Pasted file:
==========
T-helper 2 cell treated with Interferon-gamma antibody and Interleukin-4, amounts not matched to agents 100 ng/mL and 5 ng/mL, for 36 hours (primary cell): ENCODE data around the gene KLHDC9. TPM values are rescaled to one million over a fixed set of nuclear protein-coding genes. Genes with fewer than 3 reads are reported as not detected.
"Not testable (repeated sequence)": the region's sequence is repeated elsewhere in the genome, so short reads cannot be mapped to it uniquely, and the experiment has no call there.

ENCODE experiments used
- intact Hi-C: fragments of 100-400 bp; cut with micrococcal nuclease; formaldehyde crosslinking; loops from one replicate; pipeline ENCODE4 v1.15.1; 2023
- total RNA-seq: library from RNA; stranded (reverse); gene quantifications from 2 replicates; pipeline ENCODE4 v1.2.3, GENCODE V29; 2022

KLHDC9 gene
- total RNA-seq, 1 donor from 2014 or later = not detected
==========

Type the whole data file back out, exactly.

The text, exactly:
T-helper 2 cell treated with Interferon-gamma antibody and Interleukin-4, amounts not matched to agents 100 ng/mL and 5 ng/mL, for 36 hours (primary cell): ENCODE data around the gene KLHDC9. TPM values are rescaled to one million over a fixed set of nuclear protein-coding genes. Genes with fewer than 3 reads are reported as not detected.
"Not testable (repeated sequence)": the region's sequence is repeated elsewhere in the genome, so short reads cannot be mapped to it uniquely, and the experiment has no call there.

ENCODE experiments used
- intact Hi-C: fragments of 100-400 bp; cut with micrococcal nuclease; formaldehyde crosslinking; loops from one replicate; pipeline ENCODE4 v1.15.1; 2023
- total RNA-seq: library from RNA; stranded (reverse); gene quantifications from 2 replicates; pipeline ENCODE4 v1.2.3, GENCODE V29; 2022

KLHDC9 gene
- total RNA-seq, 1 donor from 2014 or later = not detected